Growing up Greek and gay

A call for the Greek community to reconsider its conservatism

Artist's depiction of Greek statues Art: Jocelin Chan

I came out at a Greek Orthodox School.

The experience was relatively manageable: challenges ranged from mild homophobic slurs thrown at me across the schoolyard, to occasional ostracising in masculine circles. While queer narratives tend to include stories of bullying, bashings and chasings, my experience didn’t. Though in retrospect, I totally underestimated the homophobia that ran rampant throughout the school.

It was common for priests to tell students what to think about marriage equality and the Safe Schools’ campaign, standing at the front of assembly as hundreds of students naively nodded in agreement. Pamphlets on traditional marriage were handed to us, as were petitions created by students opposed to marriage equality. I recall teachers skipping textbook sections on LGBTI+ issues; there was no mention of same-sex safety, or of queers persecuted during the Second World War. I had to meet with my principal for permission to write about homosexual persecution in the Holocaust for my History Extension major. My counselor lied to staff as to why I had to see her.

Sections of the Sydney Greek community have adopted the rise of the new ‘alt-right’ with full force, including its homophobic and transphobic tendencies. I have seen more Trump supporters within Greek circles than any other. They are consistently pushing their conservative agenda onto children in Orthodox schools, and onto the elderly who often do not have well-formed views of their own.

When asked about marriage equality some years ago, my Yiayia and Pappou held no views. “Let them do what they want,” they said, “Why should we care?” But following seminars held by the Greek Orthodox community in 2016 in favour of ‘traditional marriage’, however, their views quickly changed. They were persuaded to sign petitions against same-sex marriage, without understanding  the issue at hand.  The Church felt it important to teach conservative rhetoric to otherwise naïve seniors who would have remained apathetic.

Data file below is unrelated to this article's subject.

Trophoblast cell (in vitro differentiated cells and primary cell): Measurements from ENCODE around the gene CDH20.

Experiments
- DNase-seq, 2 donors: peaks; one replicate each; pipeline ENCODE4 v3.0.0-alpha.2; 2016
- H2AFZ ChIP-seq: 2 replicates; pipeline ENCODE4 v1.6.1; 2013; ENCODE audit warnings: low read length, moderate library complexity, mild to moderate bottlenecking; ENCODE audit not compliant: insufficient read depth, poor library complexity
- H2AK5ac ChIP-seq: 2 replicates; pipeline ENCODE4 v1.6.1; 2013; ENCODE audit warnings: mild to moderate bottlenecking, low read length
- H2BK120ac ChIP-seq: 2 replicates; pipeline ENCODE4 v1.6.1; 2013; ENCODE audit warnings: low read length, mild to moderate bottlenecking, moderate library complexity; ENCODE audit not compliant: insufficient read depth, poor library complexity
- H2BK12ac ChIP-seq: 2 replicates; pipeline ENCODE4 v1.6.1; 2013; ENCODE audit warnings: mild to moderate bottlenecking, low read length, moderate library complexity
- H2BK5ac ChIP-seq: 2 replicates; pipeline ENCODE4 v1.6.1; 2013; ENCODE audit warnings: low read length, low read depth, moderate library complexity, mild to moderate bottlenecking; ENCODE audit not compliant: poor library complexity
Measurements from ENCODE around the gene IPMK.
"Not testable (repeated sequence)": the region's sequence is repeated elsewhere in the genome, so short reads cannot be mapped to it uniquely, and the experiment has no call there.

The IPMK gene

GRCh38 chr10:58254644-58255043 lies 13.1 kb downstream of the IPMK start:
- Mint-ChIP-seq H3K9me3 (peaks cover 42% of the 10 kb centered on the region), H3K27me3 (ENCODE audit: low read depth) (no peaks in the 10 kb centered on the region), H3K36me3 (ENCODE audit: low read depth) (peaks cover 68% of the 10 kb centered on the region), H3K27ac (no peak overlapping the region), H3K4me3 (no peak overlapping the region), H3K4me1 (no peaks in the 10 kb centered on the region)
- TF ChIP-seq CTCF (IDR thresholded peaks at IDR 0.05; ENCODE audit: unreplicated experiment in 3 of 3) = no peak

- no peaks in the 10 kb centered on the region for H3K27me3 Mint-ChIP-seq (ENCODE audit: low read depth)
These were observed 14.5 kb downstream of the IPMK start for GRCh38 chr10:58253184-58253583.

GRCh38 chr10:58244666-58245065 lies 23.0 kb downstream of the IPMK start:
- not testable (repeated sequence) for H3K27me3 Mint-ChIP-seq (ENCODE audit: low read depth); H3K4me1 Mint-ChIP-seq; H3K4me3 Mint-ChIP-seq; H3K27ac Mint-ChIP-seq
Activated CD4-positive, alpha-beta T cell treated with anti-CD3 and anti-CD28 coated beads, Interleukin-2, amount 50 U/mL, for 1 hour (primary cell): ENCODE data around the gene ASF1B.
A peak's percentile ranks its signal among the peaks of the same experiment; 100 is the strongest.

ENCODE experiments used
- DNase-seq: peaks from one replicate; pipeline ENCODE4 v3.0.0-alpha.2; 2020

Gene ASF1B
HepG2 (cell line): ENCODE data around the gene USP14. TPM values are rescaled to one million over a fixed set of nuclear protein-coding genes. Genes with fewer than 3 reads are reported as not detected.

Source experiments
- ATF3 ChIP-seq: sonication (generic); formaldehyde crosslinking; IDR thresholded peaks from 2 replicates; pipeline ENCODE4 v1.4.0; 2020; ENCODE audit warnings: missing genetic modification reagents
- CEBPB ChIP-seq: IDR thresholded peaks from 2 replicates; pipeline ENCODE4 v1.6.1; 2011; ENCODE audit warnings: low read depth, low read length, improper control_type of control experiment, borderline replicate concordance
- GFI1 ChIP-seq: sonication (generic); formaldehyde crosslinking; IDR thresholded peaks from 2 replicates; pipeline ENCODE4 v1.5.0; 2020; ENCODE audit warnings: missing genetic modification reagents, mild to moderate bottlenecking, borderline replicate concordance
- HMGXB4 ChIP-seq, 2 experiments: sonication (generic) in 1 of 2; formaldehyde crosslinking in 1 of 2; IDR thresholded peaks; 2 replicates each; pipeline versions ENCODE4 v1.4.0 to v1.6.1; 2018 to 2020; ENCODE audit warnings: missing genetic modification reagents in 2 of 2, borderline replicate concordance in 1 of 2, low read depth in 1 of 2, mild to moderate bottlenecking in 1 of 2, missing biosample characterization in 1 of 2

Similarly, Greek Orthodox schools have managed to swing students to the political right. Many students are advocating for Trump and traditional marriage, and will frequently leave a snarky comment on Facebook about how there are only “two genders” followed by an ‘angry feminist’ meme.

This attitude persists in a university setting. On the Sydney University Greek Society (SUGS) facebook page, a local priest commented on a post announcing the election of an all-female executive with “Wow. No men. That can’t be healthy”. I engaged in the thread, and was in turn called a “flouflou” (faggot) among other misogynistic and homophobic slurs from other Greeks.

At the most recent USyd Oweek, I manned the Queer Collective stall, and to little surprise we had the occasional homophobic comment: “Hey my friend wants to sign up,” or “Is this the fag collective?”  Each comment made came from recently graduates of my Greek Orthodox High School. It was deeply disheartening for me to see people I’d grown up with embodying ideologies that work against my being.

I emailed my former Principal about the incident to express my sadness at the comments made by members of her school. I pleaded for more progressive views to be encouraged. Unfortunately, her response was disappointing. “University is very different to secondary independent education,” she wrote, ignoring my suggestion that the school should alter its political stance in an attempt to combat their students’ attitudes.

It’s a common assumption that migrant communities are empathetic to other migrants and left-leaning ideas. On the contrary, the Greek community has evolved into one of the most conservative communities in Australia. Sections of it often take pride in espousing rhetoric that is sexist, homophobic and racist. The disparity between the Sydney Greek community and homeland Greeks is huge: members of the former stand in stark contrast to Greeks who have invested energy in refugee squats, elected Syriza, one of Europe’s furthest left political parties, and fostered an impressive anarchist movement. If the Sydney Greek community are truly patriotic, they should follow the ways of their brothers and sisters back home.

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